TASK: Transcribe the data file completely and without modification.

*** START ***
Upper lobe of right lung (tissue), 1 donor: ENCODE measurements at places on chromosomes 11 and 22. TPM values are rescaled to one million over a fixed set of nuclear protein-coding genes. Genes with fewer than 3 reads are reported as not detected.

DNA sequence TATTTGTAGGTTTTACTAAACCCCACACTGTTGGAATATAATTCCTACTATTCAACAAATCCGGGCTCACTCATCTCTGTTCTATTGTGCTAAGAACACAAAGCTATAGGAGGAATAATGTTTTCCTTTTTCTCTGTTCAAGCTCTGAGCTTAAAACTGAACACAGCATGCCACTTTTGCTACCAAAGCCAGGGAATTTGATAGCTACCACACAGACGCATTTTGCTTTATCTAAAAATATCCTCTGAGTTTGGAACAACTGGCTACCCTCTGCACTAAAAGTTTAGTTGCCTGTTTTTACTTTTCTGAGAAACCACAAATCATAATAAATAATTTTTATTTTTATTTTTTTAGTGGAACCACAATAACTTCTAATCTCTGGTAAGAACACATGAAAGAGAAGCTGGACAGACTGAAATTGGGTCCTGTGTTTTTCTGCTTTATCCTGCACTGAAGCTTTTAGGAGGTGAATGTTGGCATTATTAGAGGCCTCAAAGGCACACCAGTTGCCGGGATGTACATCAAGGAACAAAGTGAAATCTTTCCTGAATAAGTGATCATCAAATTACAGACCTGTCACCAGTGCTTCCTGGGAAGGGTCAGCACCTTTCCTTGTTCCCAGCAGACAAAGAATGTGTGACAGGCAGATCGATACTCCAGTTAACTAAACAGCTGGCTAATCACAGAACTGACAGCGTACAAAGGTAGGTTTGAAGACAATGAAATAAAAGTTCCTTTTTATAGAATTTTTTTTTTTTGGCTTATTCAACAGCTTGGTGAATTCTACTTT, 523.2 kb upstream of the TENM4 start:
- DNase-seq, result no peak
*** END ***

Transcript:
Upper lobe of right lung (tissue), 1 donor: ENCODE measurements at places on chromosomes 11 and 22. TPM values are rescaled to one million over a fixed set of nuclear protein-coding genes. Genes with fewer than 3 reads are reported as not detected.

DNA sequence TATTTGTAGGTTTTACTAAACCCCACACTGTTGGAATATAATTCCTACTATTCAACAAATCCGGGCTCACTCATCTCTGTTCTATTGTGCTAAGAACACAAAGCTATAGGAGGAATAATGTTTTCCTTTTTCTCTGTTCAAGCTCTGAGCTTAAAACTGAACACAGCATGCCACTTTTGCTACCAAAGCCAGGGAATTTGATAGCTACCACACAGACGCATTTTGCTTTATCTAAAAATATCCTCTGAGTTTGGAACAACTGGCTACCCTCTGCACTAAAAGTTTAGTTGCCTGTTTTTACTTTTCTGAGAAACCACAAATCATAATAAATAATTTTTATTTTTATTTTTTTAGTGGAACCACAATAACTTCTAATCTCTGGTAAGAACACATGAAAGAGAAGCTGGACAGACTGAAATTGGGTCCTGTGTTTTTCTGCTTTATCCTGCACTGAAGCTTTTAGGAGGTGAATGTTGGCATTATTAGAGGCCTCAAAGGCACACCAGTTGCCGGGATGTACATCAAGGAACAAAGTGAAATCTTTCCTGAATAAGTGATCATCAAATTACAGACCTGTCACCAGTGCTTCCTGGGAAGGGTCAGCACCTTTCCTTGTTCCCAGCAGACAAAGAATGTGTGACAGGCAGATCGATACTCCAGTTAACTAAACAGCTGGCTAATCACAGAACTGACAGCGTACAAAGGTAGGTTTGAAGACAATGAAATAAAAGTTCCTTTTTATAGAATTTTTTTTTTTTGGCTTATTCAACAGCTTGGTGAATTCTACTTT, 523.2 kb upstream of the TENM4 start:
- DNase-seq, result no peak